Don’t be racist: Learn from these social media epic fails

The saying “you don’t kick a gift horse in the mouth” rings true when it comes to some of the racist rants that circulate on social media. Facebook, Twitter and the many platforms that were designed to connect people and encourage interaction have also become mouthpieces for hate speech.

Last year, Justice Minister Michael Masutha announced that a proposed bill to combat hate crimes and hate speech had been opened for public debate and consultation.

The Bill was first drafted to only make provision for hate crimes but was later amended after several instances of hate speech via social media which caused an outcry among South Africans.

The Bill has been a point of contention as it could not only be used  as a weapon to silence the masses from sharing their opinions on government and compromised the right to free speech. The first deadline for public closed in January this year.

In the past year, South Africa has had its fair share of people who have misused social media platforms to spread hate speech which has led to their social and in some cases, professional suicide.

Here are some of the cases you can learn from:

Who can ever forget Penny Sparrow’s Famous Facebook post:

Real Estate agent Penny Sparrow from KwaZulu-Natal didn’t know just how destructive her viral racist rant on Facebook would be when she posted this in January 2016:

It didn’t take long until the post began making the rounds on social media prompting an onslaught of death threats, media reports and angry responses. She eventually had to shut down her profile and go into hiding. She appeared at the Umzinto Magistrates’ Court in September 2016 and was found guilty of hate speech in the Equality Court and ordered to pay R150 000 to the Adelaide and Oliver Tambo Foundation.

Justin Van Vuuren jumped on the racist rant bandwagon:

In the same month entrepreneur Justin van Vuuren, owner of a mobile gym business in Durban called FATTRUCKSA added his two cents to Penny Sparrow’s rant.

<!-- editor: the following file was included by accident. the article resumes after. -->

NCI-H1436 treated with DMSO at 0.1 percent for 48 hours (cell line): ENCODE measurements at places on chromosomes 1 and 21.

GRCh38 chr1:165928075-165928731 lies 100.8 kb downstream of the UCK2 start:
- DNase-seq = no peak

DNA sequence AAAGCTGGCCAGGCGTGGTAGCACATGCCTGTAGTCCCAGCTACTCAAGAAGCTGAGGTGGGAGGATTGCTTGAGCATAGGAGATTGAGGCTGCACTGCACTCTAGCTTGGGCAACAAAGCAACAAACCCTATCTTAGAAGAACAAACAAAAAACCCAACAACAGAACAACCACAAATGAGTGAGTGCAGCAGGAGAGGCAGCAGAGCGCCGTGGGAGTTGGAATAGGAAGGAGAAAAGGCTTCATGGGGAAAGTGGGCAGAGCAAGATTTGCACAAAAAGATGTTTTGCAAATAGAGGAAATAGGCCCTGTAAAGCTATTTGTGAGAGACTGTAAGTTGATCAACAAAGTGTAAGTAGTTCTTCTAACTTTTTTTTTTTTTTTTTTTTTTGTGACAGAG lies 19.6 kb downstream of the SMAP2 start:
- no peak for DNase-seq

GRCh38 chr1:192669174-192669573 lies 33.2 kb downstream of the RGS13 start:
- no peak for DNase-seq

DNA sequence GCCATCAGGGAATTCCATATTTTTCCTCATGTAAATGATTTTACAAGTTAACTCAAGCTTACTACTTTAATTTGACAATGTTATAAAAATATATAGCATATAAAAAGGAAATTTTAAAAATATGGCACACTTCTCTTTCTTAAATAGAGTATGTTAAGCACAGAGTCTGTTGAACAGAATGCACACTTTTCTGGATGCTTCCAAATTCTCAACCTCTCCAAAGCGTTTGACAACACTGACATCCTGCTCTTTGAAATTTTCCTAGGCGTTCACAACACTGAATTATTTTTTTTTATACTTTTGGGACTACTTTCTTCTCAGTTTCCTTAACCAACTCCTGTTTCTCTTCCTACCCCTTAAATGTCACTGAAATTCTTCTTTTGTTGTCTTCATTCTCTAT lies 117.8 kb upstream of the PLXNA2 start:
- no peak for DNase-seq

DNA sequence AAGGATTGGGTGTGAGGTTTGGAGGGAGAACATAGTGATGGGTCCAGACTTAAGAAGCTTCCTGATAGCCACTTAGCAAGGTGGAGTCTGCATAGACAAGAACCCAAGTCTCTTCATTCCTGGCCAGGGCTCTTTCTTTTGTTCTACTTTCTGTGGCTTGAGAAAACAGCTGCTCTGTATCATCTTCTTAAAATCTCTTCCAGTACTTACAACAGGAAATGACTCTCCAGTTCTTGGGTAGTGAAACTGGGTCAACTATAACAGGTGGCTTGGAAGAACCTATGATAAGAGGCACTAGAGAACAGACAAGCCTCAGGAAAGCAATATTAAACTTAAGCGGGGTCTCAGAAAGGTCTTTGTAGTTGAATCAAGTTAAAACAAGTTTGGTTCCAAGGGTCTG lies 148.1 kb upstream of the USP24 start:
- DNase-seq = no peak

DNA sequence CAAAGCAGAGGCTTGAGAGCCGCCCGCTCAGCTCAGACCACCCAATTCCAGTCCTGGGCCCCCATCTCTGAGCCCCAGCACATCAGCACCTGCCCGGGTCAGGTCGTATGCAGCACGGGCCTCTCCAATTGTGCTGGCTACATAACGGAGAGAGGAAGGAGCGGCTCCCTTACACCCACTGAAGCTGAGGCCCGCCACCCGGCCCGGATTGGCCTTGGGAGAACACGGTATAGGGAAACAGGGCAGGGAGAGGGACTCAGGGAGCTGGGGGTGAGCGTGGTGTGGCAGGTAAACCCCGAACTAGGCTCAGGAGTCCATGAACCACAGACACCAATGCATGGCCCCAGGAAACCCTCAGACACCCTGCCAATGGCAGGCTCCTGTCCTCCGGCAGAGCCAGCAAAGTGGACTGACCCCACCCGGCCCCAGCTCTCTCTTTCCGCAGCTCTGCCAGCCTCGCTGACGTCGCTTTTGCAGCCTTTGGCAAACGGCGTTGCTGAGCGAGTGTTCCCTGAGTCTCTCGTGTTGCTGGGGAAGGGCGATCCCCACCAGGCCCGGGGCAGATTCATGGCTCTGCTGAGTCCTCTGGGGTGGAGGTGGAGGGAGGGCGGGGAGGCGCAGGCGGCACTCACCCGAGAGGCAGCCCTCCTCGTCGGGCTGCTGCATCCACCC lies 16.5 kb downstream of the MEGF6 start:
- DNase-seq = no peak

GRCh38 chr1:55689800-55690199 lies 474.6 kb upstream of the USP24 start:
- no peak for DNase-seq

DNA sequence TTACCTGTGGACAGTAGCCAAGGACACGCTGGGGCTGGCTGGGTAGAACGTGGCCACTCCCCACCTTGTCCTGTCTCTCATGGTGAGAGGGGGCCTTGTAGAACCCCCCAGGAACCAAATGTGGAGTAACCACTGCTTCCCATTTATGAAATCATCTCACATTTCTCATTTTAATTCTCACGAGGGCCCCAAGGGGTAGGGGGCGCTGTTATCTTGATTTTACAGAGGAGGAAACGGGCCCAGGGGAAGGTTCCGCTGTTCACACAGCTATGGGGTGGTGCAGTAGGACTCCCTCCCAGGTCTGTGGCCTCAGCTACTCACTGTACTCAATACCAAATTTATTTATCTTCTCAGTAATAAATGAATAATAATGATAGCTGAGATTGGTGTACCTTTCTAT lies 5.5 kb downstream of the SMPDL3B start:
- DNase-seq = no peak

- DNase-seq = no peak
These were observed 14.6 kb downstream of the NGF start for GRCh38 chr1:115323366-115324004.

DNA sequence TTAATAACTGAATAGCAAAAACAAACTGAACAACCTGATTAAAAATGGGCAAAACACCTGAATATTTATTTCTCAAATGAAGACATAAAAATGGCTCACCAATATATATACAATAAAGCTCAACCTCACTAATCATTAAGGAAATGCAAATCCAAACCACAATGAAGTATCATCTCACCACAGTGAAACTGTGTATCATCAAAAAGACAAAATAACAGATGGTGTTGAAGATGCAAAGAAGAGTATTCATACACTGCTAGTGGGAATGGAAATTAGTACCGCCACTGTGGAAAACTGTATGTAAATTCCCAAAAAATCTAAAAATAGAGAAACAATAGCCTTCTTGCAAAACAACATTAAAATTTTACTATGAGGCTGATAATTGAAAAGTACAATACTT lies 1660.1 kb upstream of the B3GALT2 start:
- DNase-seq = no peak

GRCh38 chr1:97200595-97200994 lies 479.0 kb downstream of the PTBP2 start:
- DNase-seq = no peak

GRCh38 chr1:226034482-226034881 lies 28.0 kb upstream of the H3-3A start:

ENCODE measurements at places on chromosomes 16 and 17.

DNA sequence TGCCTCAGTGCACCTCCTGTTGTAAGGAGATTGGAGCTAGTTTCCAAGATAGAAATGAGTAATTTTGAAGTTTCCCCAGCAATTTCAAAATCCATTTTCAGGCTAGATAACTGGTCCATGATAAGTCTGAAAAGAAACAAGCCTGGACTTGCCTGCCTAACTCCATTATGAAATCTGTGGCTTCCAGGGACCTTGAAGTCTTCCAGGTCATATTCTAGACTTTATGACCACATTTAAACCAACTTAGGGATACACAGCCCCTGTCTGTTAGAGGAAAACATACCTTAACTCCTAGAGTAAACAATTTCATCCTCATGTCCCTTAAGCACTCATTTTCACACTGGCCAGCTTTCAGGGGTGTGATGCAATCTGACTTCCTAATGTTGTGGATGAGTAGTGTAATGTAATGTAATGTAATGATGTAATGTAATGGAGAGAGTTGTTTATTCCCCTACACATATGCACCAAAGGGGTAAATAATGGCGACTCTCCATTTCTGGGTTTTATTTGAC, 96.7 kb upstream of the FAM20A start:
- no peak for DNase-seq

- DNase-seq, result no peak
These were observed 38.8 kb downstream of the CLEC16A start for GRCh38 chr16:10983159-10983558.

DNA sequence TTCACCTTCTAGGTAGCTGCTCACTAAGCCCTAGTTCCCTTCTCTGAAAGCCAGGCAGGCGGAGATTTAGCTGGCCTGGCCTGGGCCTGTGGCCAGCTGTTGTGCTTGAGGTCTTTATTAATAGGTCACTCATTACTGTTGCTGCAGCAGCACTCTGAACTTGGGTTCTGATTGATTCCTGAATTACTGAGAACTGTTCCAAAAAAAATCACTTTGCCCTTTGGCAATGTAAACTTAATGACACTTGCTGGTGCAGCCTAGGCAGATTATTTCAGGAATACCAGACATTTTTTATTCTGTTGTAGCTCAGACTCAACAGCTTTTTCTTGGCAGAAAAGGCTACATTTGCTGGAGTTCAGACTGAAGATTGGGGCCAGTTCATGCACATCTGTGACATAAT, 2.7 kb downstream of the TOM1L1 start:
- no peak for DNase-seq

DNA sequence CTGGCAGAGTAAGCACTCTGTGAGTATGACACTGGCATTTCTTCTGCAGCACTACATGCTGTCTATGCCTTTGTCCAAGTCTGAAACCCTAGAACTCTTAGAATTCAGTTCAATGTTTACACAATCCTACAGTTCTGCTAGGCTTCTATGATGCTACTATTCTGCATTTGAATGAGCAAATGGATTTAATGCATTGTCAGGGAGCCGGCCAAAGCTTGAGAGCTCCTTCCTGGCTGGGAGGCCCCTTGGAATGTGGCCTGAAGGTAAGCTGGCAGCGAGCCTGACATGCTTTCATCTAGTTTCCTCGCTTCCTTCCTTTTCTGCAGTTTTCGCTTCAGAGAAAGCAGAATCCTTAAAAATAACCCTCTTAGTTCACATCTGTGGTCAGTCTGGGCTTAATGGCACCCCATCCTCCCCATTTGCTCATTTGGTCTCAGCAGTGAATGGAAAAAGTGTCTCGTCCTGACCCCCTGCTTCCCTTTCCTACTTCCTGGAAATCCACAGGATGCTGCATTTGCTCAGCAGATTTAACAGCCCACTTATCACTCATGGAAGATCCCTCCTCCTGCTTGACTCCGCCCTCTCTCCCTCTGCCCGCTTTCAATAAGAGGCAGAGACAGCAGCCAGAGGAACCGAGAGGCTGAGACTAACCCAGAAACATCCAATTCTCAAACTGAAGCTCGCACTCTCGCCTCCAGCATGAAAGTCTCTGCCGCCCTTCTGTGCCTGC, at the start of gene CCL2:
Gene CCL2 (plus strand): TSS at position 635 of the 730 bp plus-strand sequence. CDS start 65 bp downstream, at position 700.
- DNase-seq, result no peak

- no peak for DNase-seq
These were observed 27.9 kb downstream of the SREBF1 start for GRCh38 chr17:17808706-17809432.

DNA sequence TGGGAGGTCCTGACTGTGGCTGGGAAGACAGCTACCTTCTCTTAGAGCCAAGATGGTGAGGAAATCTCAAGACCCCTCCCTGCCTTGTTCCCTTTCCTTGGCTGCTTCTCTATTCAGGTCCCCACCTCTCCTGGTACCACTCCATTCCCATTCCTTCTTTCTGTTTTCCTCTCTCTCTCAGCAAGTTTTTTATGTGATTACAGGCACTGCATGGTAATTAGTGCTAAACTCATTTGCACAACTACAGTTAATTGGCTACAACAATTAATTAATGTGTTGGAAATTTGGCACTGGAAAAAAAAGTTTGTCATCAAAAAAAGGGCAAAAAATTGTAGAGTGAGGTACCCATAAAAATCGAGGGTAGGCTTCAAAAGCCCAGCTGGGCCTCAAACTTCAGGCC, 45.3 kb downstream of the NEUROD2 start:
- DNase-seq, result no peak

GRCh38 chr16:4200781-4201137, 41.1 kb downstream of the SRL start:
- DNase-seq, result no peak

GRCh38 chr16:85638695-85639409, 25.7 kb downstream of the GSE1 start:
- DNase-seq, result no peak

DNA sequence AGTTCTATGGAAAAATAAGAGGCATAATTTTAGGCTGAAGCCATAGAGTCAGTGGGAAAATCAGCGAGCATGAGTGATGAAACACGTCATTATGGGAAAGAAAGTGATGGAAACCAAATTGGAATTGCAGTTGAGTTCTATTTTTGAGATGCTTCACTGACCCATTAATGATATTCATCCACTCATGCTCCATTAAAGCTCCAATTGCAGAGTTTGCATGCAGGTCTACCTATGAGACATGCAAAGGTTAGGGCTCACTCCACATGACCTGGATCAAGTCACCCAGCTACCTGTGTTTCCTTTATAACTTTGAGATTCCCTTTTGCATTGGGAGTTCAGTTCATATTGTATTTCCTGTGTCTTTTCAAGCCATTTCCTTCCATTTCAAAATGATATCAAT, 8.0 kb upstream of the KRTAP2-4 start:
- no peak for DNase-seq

Social media was ablaze and he too became a trending topic. FutureLife announced that it had decided to ‘disassociate’ itself from the business and condemned van Vuuren’s utterances.

He later apologised:

Chris Hart also tore a page off Penny Sparrow’s book

In the same month as Penny Sparrow’s rant Standard Bank economist Christ Hart tweeted:

Standard Bank immediately distanced itself from his tweet, stating that the bank did not endorse the comments made:

Hart later apologised and said that his tweet was taken out of context.

Standard Bank announced the suspension of Hart pending an inquiry on 4 January 2016 following his “racist” tweet. Hart later resigned.

Velaphi Khumalo joined in on the racist rhetoric

Gauteng sports, arts, culture and recreation department employee Velaphi Khumalo posted a racist status update on his Facebook page within the same month of January. The post read:

Khumalo reportedly also said white people should be “hacked and killed like Jews” in another post:

The department distanced itself from his comments. MEC Faith Mazibuko said at the time: “The department of sport, arts, culture and recreation views the hateful post by Velaphi Khumalo in a serious light,” said.

Khumalo was suspended and faced an internal disciplinary hearing where he pleaded guilty and committed to avail himself for corrective measures which include counselling. The Disciplinary Panel deemed it fit to issue him with a Final Written Warning.

A case of crimen injuria was opened against him, and 19 complaints were lodged at the South African Human Rights Commission.

Liam Christian Ferreira kicks of 2017 with more racism

2017 was off to a rocky start after he posted an Islamophobic rant on the Langebaan Facebook Page on New Year’s Day.

He received a lot of backlash for the comment and issued a formal apology. The Muslim Judicial Council president, Shaykh Irafaan Abrahams, said Ferreira had described his “incitement of violence as a grave misjudgement” and “a metaphor poorly executed”.

Mark Scott-Crossley, Pieter Hattingh, Marius Koen and Judge Mabel Jansen are a few of many names that have landed in hot water for their racist rants on social media between 2016 and 2017.

The volume of racists social media posts have prompted companies to change their policies around the disciplinary measures against people who promote hate speech on social media.

Visit Anti-Racism Network of South Africa for more information on Anti-Racism Week and how to get involved. To report any violations of human rights, visit the SA Human Rights Commission.

Caxton Central

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